Roundtable / “I Am a Ball,” with D. Graham Burnett, Simon Critchley, Matt Freedman, Dominic Pettman, and Carlin Wing

Date: Friday, 18 September 2015, 7–9 pm
Location: Cabinet, 300 Nevins Street, Brooklyn (map and directions here)
FREE. No RSVP necessary


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Please join us for a roundtable that will re-center a number of theoretical debates on the culture and history of sports by examining the field from a perspective that is almost always overlooked—that of the ball itself. To that end, the guests at this special event—moderated by D. Graham Burnett—include a football (aka soccer ball), an American football, a cricket ball, and a tennis ball. Sharing their insights from a subject position essential to many sports but inexplicably marginal to sports discourse, our four ball-panelists will use Cabinet contributors Simon Critchley, Matt Freedman, Dominic Pettman, and Carlin Wing to give voice to their ideas and to share with us their unique points of view.

In his 1972 novel Endzone, Don DeLillo describes a kicker shaken by a moment of vertiginous insight: “I sensed knowledge in the football,” he explains to a teammate on the bench after he comes off the field. “I sensed a strange power and restfulness. The football possessed awareness. The football knew what was happening. It knew. I’m sure of it.” This roundtable will finally allow this form of ball-consciousness the opportunity to speak.

ABOUT THE PARTICIPANTS
D. Graham Burnett is an editor at Cabinet, and teaches at Princeton University. He was part of “Schema for a School,” an experiment with experiences of text and embodiment at the 31st Graphic Arts Biennial in Ljubljana, Slovenia. In the 1990s, he played lacrosse for Cambridge University.

Simon Critchley is Hans Jonas Professor at the New School for Social Research. He writes too much. His only religious commitment is to Liverpool Football Club. He believes the ball is round, that a round football is the only football, and that Liverpool are the only football club. During this roundtable, Critchley will heuristically inhabit the being of the ball involved in the notorious “goal” scored by Geoff Hurst in the 1966 World Cup final at Wembley.

Matt Freedman is an artist, writer, and former professional football living in Ridgewood, Queens. Recent performances include the “Broken Time” series with Tim Spelios at Studio 10 gallery in Bushwick and at the SculptureCenter in Long Island City. In 2010, Freedman was intercepted and returned seventy-four yards for a touchdown by Tracy Porter to seal Super Bowl XLIV and give the New Orleans Saints their only NFL championship.

Dominic Pettman is a professor of culture and media at the New School for Social Research and former professional cricket ball. His books include Human Error (University of Minnesota Press, 2011); In Divisible Cities (Punctum Books, 2013); Look at the Bunny (Zero Books, 2013); and Infinite Distraction (forthcoming). In 1981, Pettman was ordered by the Australian captain to be bowled in an underarm manner at the Melbourne Cricket Ground, thereby denying New Zealand the chance to score a match-winning six off the last ball. After the controversy that followed, Pettman was obliged to move to the US, and now lives in reclusive notoriety.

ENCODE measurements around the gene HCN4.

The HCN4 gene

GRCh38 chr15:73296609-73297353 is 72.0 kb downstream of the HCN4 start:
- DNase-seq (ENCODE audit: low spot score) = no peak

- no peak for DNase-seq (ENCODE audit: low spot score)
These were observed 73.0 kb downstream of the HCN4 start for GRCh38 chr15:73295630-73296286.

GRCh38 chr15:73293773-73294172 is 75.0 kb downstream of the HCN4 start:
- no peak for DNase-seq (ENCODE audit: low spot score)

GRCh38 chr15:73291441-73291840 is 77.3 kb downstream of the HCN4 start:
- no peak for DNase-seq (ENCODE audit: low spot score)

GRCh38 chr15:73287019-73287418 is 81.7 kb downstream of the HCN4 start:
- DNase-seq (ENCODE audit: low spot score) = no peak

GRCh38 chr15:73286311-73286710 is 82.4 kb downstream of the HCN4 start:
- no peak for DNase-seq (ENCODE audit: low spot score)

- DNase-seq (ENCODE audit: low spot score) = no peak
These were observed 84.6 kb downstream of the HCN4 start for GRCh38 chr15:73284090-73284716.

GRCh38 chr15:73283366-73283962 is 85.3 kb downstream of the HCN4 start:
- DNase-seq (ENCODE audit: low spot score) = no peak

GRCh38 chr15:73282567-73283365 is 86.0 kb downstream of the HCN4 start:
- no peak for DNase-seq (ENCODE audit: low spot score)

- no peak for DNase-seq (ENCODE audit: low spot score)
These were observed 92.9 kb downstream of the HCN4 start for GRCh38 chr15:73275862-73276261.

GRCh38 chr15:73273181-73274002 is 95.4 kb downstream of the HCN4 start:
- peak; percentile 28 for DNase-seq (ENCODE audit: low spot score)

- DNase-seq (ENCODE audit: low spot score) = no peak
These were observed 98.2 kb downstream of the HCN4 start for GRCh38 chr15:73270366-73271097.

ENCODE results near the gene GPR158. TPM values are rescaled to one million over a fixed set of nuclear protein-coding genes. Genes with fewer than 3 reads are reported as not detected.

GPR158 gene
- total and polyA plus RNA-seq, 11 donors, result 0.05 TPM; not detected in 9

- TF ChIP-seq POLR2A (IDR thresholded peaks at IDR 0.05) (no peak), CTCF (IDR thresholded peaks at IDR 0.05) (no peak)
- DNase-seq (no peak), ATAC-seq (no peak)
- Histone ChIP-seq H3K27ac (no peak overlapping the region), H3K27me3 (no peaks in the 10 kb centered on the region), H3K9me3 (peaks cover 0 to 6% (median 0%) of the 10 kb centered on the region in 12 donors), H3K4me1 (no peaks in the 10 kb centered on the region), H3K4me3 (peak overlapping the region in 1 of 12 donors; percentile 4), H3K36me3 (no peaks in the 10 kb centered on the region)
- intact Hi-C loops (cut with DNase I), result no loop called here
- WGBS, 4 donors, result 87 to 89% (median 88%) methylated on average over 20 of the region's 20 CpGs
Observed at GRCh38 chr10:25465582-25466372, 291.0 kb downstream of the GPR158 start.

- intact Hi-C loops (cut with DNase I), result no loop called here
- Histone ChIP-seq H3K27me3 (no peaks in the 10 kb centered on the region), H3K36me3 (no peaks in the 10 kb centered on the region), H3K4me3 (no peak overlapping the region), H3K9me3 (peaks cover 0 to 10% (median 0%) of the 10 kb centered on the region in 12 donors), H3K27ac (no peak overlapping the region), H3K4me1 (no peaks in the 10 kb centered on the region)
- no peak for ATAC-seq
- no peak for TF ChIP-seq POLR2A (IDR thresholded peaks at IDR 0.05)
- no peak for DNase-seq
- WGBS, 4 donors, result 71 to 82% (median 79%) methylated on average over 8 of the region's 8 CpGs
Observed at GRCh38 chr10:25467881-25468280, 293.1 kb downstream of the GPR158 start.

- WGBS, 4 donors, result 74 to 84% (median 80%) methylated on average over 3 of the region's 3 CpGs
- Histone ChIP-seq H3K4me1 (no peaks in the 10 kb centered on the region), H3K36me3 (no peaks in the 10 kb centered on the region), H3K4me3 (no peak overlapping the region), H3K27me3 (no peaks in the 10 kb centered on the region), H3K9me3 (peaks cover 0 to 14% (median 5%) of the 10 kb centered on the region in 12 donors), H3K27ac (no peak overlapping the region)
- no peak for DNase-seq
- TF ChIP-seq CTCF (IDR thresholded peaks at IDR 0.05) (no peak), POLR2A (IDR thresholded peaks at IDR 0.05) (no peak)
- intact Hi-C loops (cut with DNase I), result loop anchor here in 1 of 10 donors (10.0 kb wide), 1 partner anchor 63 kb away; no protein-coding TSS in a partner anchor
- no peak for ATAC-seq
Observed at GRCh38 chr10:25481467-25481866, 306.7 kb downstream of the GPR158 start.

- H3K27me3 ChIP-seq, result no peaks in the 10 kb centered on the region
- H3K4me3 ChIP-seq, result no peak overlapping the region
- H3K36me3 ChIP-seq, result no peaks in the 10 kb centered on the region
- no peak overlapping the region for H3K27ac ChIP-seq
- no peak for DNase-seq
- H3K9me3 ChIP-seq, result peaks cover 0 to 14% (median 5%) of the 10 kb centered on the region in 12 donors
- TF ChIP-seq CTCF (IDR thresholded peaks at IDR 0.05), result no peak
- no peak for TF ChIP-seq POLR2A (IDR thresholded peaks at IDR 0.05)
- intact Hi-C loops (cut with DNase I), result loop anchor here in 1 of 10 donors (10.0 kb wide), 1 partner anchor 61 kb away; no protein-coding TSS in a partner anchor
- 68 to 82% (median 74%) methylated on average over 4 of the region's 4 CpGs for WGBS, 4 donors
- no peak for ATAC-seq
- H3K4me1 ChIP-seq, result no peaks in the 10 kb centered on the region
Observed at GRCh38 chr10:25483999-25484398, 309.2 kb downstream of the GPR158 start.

Carlin Wing is an artist, doctoral candidate in the Department of Media, Culture, and Communication at New York University, and former professional tennis ball. Iterations of her ongoing project “Hitting Walls” have included a solo exhibition at Anthony Greaney, Boston (2009); a ball-making workshop at Machine Project, Los Angeles (2011); a lecture performance at Villa Romana, Florence (2015); and an article titled “Episodes in the Life of Bounce” in Cabinet no. 56. In 2014, Wing was well on her way to being one of the ninety thousand Wilson US Open balls put into play during the tournament, but at the last minute she was diverted to the US Tennis Association’s bounce-testing facility for quality-control purposes. After proving that her bounce was indeed true (and thus validating her shipmentmates’ readiness for professional play), she was unceremoniously repurposed as a buffer for the sharp edges of the very machine that had validated her bounce capacities. She continues to observe conditions of bounce from this post today.

Beer for this event has been lovingly provided by Brooklyn Brewery. Refreshments courtesy of Sprizz-O.
Cabinet is published by Immaterial Incorporated, a non-profit 501(c)(3) organization. Cabinet receives generous support from the Lambent Foundation, the Orphiflamme Foundation, the Andy Warhol Foundation for the Visual Arts, the Opaline Fund, the New York City Department of Cultural Affairs, the Danielson Foundation, the Katchadourian Family Foundation, The Edward C. Wilson and Hesu Coue Wilson Family Fund, and many individuals. All our events are free, the entire content of our many sold-out issues are on our site for free, and we offer our magazine and books at prices that are considerably below cost. Please consider supporting our work by making a tax-deductible donation by visiting here. Thank you for your consideration.